3 Lessons Learned from a Busy Christmas Season

christmas-rush“Phew!”, sighed the Pastor after the final service of the Christmas season which, in my church, is the New Year’s Eve service.  After that, the schedule begins to return to normal…and I have a moment to write a blog post.

My aim with this blog is to reflect on ministry by learning from the history of the Church. That’s harder than it may appear, which I guess is why it doesn’t seem to be done too much.  Over the last month or so, a flurry of activity has taught me a few things about trying to join history and ministry.

1)  Reflection is a luxury.  It takes time to stand back and to reflect on what we do.  And if you have no time, there is no reflection.  This is why we often don’t learn from history.  It takes time from our busy lives to learn what has been done before and then to try to connect it to what we are doing today.  Since we don’t have the time, or at least don’t take the time, we are doomed to repeat the mistakes of the past, instead of learning from it.

Lack of time is a fact of life, and always has been.  So we see that Church history tends to repeat as well, as it tends to be only those who had the luxury of peace and time who have been able to reflect.  That is why, of the reformers, John Calvin is the one who wrote the most thorough explanation of the theology of the Protestant Reformation.  He had the relative peace and security of his position in Geneva, while Martin Luther, being the pioneer of the Reformation, was mostly on the run from the Church authorities.  And the Anabaptists wrote very little in the way of reflection since they were hunted by both the Roman Catholic Church and the Reformers.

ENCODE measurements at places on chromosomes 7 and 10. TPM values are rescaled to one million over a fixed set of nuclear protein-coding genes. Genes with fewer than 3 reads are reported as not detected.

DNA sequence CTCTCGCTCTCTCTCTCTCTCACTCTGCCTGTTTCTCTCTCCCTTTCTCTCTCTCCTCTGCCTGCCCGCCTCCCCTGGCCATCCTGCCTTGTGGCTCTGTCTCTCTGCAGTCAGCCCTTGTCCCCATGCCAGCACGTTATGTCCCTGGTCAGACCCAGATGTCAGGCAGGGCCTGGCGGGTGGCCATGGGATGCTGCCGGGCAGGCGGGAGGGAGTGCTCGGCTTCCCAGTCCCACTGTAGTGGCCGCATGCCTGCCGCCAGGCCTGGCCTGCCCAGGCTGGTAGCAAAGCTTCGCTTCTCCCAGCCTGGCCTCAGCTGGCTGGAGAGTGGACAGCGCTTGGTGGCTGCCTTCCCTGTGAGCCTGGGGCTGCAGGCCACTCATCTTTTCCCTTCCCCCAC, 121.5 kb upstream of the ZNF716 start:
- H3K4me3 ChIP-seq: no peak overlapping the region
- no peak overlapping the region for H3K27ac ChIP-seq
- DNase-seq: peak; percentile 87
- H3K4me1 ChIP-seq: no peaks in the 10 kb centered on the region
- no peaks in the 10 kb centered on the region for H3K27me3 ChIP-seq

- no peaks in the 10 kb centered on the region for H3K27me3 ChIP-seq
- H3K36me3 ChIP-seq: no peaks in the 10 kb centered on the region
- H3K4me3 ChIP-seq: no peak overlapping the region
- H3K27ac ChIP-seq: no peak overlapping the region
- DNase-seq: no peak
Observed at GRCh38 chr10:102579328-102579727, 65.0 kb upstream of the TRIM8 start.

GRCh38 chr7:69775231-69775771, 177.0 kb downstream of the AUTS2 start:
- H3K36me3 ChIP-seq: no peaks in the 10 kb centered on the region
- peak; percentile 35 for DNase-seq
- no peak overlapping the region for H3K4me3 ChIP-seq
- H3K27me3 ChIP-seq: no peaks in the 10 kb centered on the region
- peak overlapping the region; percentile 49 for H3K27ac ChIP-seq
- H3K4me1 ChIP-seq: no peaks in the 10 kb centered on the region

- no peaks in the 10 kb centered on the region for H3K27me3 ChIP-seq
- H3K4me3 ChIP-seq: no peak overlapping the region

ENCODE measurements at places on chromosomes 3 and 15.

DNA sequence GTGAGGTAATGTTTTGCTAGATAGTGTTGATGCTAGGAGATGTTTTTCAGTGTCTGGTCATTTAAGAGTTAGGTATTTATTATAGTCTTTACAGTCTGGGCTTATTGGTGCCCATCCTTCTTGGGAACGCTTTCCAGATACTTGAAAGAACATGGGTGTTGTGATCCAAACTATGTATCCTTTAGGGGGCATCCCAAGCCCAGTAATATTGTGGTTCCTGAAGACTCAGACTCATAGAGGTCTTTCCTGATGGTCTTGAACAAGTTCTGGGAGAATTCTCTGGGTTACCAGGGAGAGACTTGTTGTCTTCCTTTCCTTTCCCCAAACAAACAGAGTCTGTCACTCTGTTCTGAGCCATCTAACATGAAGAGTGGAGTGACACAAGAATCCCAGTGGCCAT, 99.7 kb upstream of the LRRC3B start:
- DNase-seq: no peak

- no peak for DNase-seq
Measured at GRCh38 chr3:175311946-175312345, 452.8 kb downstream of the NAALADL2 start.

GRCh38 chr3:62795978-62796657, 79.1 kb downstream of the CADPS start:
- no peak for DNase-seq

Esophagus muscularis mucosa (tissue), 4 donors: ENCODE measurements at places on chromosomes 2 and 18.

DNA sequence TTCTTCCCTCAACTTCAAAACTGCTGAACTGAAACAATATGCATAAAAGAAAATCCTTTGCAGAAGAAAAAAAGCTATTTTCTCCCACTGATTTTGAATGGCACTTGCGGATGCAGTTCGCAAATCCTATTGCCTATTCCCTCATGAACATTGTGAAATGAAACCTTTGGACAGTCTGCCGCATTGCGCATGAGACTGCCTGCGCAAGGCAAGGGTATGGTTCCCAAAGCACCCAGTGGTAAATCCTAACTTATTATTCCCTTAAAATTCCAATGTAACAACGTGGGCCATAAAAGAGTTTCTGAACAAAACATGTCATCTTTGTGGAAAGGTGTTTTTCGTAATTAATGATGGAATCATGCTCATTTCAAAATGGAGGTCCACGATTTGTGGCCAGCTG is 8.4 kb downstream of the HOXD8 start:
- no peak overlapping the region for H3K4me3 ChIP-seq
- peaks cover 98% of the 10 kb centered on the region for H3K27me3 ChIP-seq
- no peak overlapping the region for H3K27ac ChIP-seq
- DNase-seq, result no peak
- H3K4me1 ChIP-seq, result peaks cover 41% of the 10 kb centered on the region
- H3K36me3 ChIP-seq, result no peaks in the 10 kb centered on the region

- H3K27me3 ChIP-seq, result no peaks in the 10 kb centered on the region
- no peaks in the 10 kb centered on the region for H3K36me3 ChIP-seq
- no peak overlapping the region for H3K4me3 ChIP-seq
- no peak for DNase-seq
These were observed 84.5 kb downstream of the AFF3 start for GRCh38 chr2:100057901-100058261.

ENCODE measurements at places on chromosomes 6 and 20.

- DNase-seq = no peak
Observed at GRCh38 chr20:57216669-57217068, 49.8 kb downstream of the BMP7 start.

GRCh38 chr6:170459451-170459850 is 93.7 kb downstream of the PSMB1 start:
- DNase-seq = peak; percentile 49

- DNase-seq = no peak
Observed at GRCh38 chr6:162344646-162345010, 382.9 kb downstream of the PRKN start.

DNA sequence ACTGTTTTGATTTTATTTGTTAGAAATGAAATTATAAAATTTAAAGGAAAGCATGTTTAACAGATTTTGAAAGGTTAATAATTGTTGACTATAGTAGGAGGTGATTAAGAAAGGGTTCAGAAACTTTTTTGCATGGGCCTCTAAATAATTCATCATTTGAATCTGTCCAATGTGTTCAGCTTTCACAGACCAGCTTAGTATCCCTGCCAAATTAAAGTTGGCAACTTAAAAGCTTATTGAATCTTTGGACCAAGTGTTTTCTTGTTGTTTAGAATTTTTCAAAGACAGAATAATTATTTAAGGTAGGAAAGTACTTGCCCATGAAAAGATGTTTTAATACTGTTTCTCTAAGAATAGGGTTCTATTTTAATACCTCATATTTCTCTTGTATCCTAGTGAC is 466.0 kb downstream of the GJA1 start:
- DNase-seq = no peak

2)  The things we always do are living history.  Every church has its holiday traditions that have always been done.  The way we decorate; when we decorate; what the worship is like…  We just think this is the way to do it.  In reality these traditions are history alive today.  Every tradition is rooted in the past.  So often we just do it, not realizing why.  And sometimes those traditions become unmoored from our present and we have no idea why we do them today.  It’s a little like the woman who always cut the ends of her roast before putting it in the roaster because her grandmother always did, not  realizing that her grandmother did it because she did not have a pan big enough to fit a whole roast!

3)  We bend history to suit our purposes.  I love learning about why we do the things we do, especially with holidays like Christmas.  Why do we have Christmas trees?  Why is Santa like he is?  Why do we have Advent Wreaths, Nativities, and other decorations?  While all of these have their history, such practices demonstrate how we change history to suit our purposes.  A great example is the Nativity display, which anachronistically includes the Magi, even though the Gospel of Matthew says they came later, and came to a house, not the manger.

Though a luxury, it is important for us to reflect on what has been done before.  That way we can move things forward, instead of just repeating the same mistakes over and over.  At least, that is why I study the history of the Church.